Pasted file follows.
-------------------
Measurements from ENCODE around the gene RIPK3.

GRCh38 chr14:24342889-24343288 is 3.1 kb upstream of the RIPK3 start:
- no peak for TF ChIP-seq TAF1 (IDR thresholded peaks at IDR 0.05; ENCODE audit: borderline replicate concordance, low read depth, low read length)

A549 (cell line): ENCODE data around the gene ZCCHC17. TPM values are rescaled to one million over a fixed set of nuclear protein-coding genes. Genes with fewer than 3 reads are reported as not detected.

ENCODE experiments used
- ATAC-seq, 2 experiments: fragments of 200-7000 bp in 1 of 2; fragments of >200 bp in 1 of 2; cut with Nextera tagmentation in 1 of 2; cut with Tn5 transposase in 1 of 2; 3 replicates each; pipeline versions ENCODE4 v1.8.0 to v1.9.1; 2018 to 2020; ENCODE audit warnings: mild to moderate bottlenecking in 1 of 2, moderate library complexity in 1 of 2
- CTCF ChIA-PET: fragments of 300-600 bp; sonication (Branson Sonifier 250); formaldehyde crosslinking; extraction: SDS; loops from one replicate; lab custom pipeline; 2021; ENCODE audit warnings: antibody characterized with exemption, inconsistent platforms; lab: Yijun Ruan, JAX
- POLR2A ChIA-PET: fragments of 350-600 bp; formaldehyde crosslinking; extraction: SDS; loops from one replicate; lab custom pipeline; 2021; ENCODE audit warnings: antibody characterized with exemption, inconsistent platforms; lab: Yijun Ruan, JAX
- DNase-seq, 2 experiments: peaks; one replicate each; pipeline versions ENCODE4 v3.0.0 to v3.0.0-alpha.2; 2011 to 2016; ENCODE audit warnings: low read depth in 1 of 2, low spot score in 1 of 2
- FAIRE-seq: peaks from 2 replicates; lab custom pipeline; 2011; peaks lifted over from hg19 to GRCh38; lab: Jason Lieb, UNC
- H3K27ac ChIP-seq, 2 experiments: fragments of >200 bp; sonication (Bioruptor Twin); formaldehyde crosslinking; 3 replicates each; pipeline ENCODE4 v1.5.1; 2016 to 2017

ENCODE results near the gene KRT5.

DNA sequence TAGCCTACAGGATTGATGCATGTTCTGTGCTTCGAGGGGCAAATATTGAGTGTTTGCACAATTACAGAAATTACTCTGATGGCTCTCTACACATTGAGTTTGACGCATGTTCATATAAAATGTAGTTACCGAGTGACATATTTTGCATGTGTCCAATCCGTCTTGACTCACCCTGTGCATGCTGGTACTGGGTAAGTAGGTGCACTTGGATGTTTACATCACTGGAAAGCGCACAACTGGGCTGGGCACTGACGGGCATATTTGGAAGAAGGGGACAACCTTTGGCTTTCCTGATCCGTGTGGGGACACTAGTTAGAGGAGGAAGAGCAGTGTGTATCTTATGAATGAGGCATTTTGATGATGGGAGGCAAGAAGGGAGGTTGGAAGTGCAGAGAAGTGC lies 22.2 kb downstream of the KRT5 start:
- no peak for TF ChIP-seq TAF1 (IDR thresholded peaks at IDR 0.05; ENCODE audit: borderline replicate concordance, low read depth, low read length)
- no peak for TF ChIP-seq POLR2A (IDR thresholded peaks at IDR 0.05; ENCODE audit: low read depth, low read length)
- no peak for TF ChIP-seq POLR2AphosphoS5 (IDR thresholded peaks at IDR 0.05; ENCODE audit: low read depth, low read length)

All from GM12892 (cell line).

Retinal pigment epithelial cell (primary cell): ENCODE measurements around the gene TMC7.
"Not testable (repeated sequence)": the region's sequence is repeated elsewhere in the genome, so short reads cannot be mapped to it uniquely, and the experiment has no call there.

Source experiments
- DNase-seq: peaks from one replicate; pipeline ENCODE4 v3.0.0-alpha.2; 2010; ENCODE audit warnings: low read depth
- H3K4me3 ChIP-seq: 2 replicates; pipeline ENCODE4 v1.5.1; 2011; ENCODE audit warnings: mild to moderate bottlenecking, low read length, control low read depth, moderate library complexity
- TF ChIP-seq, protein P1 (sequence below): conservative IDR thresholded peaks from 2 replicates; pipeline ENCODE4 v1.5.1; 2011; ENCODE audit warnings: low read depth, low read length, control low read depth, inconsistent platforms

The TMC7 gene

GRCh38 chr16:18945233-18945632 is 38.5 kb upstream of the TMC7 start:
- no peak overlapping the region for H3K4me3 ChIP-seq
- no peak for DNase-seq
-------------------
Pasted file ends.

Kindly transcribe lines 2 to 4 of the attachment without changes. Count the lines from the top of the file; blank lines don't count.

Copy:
GRCh38 chr14:24342889-24343288 is 3.1 kb upstream of the RIPK3 start:
- no peak for TF ChIP-seq TAF1 (IDR thresholded peaks at IDR 0.05; ENCODE audit: borderline replicate concordance, low read depth, low read length)

A549 (cell line): ENCODE data around the gene ZCCHC17. TPM values are rescaled to one million over a fixed set of nuclear protein-coding genes. Genes with fewer than 3 reads are reported as not detected.